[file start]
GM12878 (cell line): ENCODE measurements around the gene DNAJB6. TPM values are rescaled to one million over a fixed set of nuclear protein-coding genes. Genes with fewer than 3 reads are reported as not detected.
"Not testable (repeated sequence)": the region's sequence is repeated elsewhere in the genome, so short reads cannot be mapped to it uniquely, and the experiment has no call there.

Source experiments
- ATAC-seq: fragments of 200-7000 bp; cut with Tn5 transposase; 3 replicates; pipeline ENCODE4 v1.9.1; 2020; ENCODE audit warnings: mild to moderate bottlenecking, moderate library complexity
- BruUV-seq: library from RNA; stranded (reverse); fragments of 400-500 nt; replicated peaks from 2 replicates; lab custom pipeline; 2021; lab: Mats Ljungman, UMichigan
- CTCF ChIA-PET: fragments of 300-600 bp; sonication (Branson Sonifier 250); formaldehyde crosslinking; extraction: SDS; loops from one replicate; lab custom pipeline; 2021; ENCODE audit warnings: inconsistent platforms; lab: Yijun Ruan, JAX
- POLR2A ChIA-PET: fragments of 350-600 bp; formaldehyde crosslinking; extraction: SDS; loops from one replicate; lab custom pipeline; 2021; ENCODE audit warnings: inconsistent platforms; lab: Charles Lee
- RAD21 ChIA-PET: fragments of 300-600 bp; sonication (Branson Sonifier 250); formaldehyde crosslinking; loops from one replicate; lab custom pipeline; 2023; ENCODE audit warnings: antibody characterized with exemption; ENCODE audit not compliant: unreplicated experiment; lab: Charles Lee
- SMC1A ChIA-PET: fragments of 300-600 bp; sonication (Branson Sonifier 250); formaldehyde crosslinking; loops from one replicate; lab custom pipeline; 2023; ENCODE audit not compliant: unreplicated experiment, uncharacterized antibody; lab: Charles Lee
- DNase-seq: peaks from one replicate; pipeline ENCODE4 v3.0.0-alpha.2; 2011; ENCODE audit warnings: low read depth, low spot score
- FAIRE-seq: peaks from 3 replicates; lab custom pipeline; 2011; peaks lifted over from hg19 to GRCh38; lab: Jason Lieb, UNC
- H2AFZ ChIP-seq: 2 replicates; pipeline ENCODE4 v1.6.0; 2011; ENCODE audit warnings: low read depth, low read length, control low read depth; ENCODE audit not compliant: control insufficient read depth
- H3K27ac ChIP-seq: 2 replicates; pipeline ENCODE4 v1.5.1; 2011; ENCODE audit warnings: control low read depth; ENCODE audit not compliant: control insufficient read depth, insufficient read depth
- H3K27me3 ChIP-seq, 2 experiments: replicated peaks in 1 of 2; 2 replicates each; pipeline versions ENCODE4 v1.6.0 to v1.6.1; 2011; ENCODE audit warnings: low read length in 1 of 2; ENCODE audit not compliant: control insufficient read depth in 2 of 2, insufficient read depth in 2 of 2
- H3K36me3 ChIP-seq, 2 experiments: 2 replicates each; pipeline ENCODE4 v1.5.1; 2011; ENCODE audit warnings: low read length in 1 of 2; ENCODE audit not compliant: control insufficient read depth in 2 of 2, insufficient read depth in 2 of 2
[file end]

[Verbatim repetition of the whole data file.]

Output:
GM12878 (cell line): ENCODE measurements around the gene DNAJB6. TPM values are rescaled to one million over a fixed set of nuclear protein-coding genes. Genes with fewer than 3 reads are reported as not detected.
"Not testable (repeated sequence)": the region's sequence is repeated elsewhere in the genome, so short reads cannot be mapped to it uniquely, and the experiment has no call there.

Source experiments
- ATAC-seq: fragments of 200-7000 bp; cut with Tn5 transposase; 3 replicates; pipeline ENCODE4 v1.9.1; 2020; ENCODE audit warnings: mild to moderate bottlenecking, moderate library complexity
- BruUV-seq: library from RNA; stranded (reverse); fragments of 400-500 nt; replicated peaks from 2 replicates; lab custom pipeline; 2021; lab: Mats Ljungman, UMichigan
- CTCF ChIA-PET: fragments of 300-600 bp; sonication (Branson Sonifier 250); formaldehyde crosslinking; extraction: SDS; loops from one replicate; lab custom pipeline; 2021; ENCODE audit warnings: inconsistent platforms; lab: Yijun Ruan, JAX
- POLR2A ChIA-PET: fragments of 350-600 bp; formaldehyde crosslinking; extraction: SDS; loops from one replicate; lab custom pipeline; 2021; ENCODE audit warnings: inconsistent platforms; lab: Charles Lee
- RAD21 ChIA-PET: fragments of 300-600 bp; sonication (Branson Sonifier 250); formaldehyde crosslinking; loops from one replicate; lab custom pipeline; 2023; ENCODE audit warnings: antibody characterized with exemption; ENCODE audit not compliant: unreplicated experiment; lab: Charles Lee
- SMC1A ChIA-PET: fragments of 300-600 bp; sonication (Branson Sonifier 250); formaldehyde crosslinking; loops from one replicate; lab custom pipeline; 2023; ENCODE audit not compliant: unreplicated experiment, uncharacterized antibody; lab: Charles Lee
- DNase-seq: peaks from one replicate; pipeline ENCODE4 v3.0.0-alpha.2; 2011; ENCODE audit warnings: low read depth, low spot score
- FAIRE-seq: peaks from 3 replicates; lab custom pipeline; 2011; peaks lifted over from hg19 to GRCh38; lab: Jason Lieb, UNC
- H2AFZ ChIP-seq: 2 replicates; pipeline ENCODE4 v1.6.0; 2011; ENCODE audit warnings: low read depth, low read length, control low read depth; ENCODE audit not compliant: control insufficient read depth
- H3K27ac ChIP-seq: 2 replicates; pipeline ENCODE4 v1.5.1; 2011; ENCODE audit warnings: control low read depth; ENCODE audit not compliant: control insufficient read depth, insufficient read depth
- H3K27me3 ChIP-seq, 2 experiments: replicated peaks in 1 of 2; 2 replicates each; pipeline versions ENCODE4 v1.6.0 to v1.6.1; 2011; ENCODE audit warnings: low read length in 1 of 2; ENCODE audit not compliant: control insufficient read depth in 2 of 2, insufficient read depth in 2 of 2
- H3K36me3 ChIP-seq, 2 experiments: 2 replicates each; pipeline ENCODE4 v1.5.1; 2011; ENCODE audit warnings: low read length in 1 of 2; ENCODE audit not compliant: control insufficient read depth in 2 of 2, insufficient read depth in 2 of 2